On February 25, 2014, the Russian State Committee for Television and Radio Broadcasting agreed to the dismantling of the Shabolovka Radio Tower, example of Russian Constructivism designed by and completed in 1922 in the district of Shabolovka. The tower would be replaced by a building of 50 floors, sweeping away the symbol of the iron architecture in Moscow.
The founding principle of Constructivism that combines advanced technology and engineering with a avowedly social purpose finds fulfillment in the realizations of the great russian pioneers like Vladimir Grigorievich Shukhov (1853-1939), architect, engineer and scientist in Moscow.
On August 28, 2013 from 160 years to the birth of Shukhov, Moscow decided to organize at the Central House of Architects, a round table with the aim of researching methods to preserve the heritage of the great engineer considered the russian Eiffel and later, in October, in the Multimedia Art Museum the exhibition «The Hyperboloid of Engineer Shukhov» was opened. It was entirely dedicated to Shukhov’s architectural and engineering heritage.
The great intuition of the engineer lies in having anticipated the possibility to generate complex geometric and architecturally daring structures, starting from simple elements such as straight lines. He pioneered the use of new structural systems using hyperboloids of one sheet, a doubly ruled surface; obtained by revolving a line about a skew line. It is described by a polynomial equation of second order in the three spatial variables, whose lightness and complexity challenges the imagination, anticipating in many ways the high-tech age.
These structures have a negative Gaussian curvature, which means they curve inwards instead of outwards and their composition is given by a grid of straight beams. A creation of this type has two advantages: facility of construction and a greater stability and resistance to external actions such as the wind. For this reason, about a century ago, the U.S. Navy bought Shukhov’s patents in order to build the pylons on its battleships.
Since 1911, Shukhov had aimed towards the study of towers apparently of a conical shape consisting of a series of overlapping hyperboloids. In 1918 Shukhov adapted this concept to the design of nine radio broadcast towers in Moscow. His ambition was to create a tower of 350 meters high, which would have exceeded of 50 meters the Eiffel Tower in height, using less than a quarter of the amount of material.
However, the 2,200 tons of steel needed to build the 350m tower were not available, and in July of 1919 Lenin decreed that the tower would be built with a height of 160 m and the remaining steel should be used in the army’s supplies engaged in the Russian Revolution.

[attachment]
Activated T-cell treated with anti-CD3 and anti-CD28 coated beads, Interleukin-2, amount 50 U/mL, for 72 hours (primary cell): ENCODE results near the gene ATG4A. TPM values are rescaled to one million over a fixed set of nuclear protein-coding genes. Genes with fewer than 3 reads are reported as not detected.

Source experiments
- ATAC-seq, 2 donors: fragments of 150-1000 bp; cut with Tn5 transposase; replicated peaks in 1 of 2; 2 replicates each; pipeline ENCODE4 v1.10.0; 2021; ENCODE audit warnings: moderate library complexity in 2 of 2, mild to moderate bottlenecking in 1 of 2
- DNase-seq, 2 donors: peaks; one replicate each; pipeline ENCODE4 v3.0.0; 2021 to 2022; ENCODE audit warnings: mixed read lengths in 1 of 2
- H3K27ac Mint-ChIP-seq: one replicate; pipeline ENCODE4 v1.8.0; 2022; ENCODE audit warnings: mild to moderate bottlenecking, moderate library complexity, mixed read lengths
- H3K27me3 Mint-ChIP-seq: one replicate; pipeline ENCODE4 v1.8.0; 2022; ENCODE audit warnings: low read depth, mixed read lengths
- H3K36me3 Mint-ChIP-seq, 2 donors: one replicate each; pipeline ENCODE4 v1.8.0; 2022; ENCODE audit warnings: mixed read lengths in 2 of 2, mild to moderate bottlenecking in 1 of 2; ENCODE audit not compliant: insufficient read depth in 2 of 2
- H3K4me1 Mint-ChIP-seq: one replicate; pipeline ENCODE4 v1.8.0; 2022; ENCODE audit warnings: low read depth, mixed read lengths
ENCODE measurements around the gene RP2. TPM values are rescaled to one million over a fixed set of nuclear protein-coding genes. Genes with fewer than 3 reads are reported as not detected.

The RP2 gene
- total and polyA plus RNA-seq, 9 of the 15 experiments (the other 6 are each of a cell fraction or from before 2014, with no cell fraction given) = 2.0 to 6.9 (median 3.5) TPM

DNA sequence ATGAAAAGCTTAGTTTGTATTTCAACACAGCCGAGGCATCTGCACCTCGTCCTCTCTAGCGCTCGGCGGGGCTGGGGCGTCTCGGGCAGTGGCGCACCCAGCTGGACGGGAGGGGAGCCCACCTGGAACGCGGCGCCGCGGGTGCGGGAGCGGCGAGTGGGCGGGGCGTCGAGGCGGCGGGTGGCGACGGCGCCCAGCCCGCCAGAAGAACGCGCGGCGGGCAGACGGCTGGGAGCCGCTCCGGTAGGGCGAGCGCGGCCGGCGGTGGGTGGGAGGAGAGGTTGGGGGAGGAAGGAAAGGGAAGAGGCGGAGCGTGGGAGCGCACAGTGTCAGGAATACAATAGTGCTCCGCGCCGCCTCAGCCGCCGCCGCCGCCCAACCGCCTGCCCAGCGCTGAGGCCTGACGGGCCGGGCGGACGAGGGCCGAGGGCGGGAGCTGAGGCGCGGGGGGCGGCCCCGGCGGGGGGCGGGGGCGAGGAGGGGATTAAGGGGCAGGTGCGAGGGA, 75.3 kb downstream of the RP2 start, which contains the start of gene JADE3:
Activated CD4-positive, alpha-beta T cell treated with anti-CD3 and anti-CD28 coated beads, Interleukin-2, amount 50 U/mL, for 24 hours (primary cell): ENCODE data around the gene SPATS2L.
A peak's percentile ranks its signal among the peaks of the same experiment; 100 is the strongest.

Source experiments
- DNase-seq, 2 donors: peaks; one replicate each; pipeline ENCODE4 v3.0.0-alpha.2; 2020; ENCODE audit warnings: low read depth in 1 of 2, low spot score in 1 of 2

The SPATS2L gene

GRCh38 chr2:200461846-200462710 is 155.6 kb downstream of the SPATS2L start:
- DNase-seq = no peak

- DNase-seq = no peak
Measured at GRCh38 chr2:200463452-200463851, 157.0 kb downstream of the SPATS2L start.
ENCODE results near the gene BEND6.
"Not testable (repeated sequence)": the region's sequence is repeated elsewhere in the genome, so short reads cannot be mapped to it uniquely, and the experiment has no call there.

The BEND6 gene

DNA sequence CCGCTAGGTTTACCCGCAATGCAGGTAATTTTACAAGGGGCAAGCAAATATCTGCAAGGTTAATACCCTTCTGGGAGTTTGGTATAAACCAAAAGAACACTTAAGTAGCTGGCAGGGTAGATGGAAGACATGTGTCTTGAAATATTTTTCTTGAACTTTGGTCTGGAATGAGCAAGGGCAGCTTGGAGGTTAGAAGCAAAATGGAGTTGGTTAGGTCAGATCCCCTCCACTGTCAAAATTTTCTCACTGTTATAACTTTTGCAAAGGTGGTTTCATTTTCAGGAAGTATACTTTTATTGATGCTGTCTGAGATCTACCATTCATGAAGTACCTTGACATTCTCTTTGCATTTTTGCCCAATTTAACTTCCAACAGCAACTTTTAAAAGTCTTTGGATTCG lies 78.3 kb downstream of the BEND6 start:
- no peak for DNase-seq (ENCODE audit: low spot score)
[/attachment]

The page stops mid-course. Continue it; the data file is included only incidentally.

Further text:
In March 1922, the antenna was turned on to spread the word of communism through the new technology of radio.
A few months before the exhibitions and the celebration of 92 years from its first operation, one of the greatest works of the twentieth century was facing demolition due to neglect and lack of funds for restoration.
Back in 2009, the Russian leader Vladimir Putin was consulted to protect this heritage and he immediately expressed his support for the restoration of the tower recognizing a great tourism potential, something that actually happens in Paris with the Eiffel Tower, but no important actions followed these considerations.
Subsequently, the Tower Shabolovka captured the attention of the British architect Norman Foster, who defined it “a structure of dazzling brilliance and great historical importance”, the “first major landmark of the Soviet period” declaring that the genius of Shukhov was behind the design of the Swiss Re Tower in London.
As a result of this sudden decision of February, 2014, a series of international architects, engineers, academics and cultural leaders signed a petition addressed to President Putin with the aim of stopping a case of demolition caused by negligence. The petition, prepared by the architectural historian Jean-Louis Cohen and the photographer Richard Pare, both specialists in buildings and monuments of the Soviet era, was signed by the architects Tadao Ando, Sebastiano Brandolini, Elizabeth Diller, Rem Koolhaas, Kengo Kuma and the engineers Thom Mayne, Guy Nordenson, Leslie E. Robertson and John Ochsendorf. The petition also has the highest goal of naming the Tower Shabolovka as a World Heritage of UNESCO.
The chief architect of Moscow, Sergey Kuznetsov, suggested to rebuild the tower elsewhere but it is clear that the displacement of the tower would deprive the work of its original context.
Putin could then authorize a new zoning of the district, very close to the Kremlin, preventing however, the demolition of the tower which, through appropriate projects of revaluation, would become the driving force for the revitalization of the neighborhood itself and for the artistic and historical memory of the city. It is expected in a few days the decision taken jointly with the Ministry of Culture.
About the sad fate that in 1919 led to the destruction of Shukov’s dream to build the highest steel tower giving priority to the construction of ammunition for the Russian Civil War, let’s hope it is not the same way today, in a similar political tension time, permanently cancels the sign of a great architectural past.